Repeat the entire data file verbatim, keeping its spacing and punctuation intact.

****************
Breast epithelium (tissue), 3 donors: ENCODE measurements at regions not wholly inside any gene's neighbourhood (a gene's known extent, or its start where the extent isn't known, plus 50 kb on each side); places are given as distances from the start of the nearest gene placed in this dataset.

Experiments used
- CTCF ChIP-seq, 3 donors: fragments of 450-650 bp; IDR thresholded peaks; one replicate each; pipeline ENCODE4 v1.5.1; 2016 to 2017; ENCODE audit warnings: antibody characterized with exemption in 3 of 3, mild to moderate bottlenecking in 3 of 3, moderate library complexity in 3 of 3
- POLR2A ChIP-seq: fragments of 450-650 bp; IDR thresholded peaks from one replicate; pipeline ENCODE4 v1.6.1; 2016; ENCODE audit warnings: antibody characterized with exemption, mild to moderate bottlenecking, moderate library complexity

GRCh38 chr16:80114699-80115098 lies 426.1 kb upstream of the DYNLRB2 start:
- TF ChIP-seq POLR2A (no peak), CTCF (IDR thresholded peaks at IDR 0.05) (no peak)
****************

Breast epithelium (tissue), 3 donors: ENCODE measurements at regions not wholly inside any gene's neighbourhood (a gene's known extent, or its start where the extent isn't known, plus 50 kb on each side); places are given as distances from the start of the nearest gene placed in this dataset.

Experiments used
- CTCF ChIP-seq, 3 donors: fragments of 450-650 bp; IDR thresholded peaks; one replicate each; pipeline ENCODE4 v1.5.1; 2016 to 2017; ENCODE audit warnings: antibody characterized with exemption in 3 of 3, mild to moderate bottlenecking in 3 of 3, moderate library complexity in 3 of 3
- POLR2A ChIP-seq: fragments of 450-650 bp; IDR thresholded peaks from one replicate; pipeline ENCODE4 v1.6.1; 2016; ENCODE audit warnings: antibody characterized with exemption, mild to moderate bottlenecking, moderate library complexity

GRCh38 chr16:80114699-80115098 lies 426.1 kb upstream of the DYNLRB2 start:
- TF ChIP-seq POLR2A (no peak), CTCF (IDR thresholded peaks at IDR 0.05) (no peak)